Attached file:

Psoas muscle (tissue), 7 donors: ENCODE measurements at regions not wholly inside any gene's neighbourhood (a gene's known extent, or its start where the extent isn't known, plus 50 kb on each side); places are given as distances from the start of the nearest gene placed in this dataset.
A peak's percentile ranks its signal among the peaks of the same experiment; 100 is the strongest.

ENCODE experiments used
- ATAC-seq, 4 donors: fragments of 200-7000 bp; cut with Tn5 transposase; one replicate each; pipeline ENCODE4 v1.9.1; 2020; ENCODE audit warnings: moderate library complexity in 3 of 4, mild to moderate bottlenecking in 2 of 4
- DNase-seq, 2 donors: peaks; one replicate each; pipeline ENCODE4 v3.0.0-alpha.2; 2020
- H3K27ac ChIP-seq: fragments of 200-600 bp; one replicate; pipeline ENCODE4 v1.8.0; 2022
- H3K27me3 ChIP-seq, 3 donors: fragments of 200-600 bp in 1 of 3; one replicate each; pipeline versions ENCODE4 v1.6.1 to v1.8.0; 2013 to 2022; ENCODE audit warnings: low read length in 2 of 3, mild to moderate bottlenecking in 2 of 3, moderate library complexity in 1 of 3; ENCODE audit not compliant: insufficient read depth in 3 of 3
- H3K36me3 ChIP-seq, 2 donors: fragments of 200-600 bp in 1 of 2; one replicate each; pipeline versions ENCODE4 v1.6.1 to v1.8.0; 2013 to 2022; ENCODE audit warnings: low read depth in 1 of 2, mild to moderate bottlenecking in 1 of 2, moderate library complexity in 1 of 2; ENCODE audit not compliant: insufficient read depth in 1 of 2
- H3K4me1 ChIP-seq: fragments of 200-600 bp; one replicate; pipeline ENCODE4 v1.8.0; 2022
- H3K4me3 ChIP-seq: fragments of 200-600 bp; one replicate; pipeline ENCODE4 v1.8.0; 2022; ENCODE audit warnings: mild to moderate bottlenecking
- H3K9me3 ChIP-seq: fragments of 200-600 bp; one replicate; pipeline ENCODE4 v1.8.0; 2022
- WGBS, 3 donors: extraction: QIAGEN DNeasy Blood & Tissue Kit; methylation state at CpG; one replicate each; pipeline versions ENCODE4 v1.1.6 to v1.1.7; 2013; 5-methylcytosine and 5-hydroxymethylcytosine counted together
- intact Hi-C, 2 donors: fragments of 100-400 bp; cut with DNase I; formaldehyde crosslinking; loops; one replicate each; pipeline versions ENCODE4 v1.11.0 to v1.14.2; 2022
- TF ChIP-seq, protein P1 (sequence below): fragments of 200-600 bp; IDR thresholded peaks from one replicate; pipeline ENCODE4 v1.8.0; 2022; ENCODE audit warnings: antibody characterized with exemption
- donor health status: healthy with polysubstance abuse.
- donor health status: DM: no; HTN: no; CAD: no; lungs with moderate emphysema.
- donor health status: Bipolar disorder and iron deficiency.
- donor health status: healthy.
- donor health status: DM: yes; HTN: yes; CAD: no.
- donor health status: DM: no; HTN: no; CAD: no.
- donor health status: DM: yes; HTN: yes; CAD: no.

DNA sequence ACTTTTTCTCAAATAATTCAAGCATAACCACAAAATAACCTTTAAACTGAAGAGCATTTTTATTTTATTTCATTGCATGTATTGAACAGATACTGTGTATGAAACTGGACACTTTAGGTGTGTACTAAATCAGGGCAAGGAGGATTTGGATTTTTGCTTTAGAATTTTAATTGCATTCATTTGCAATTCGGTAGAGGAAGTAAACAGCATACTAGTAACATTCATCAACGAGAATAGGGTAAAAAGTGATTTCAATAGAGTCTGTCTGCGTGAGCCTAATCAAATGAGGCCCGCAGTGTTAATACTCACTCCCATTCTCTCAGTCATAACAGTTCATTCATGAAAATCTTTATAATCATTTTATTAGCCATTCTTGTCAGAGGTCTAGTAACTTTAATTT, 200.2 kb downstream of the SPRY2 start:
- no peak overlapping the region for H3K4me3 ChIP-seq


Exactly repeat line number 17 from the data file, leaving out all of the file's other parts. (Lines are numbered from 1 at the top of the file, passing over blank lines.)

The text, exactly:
- donor health status: Bipolar disorder and iron deficiency.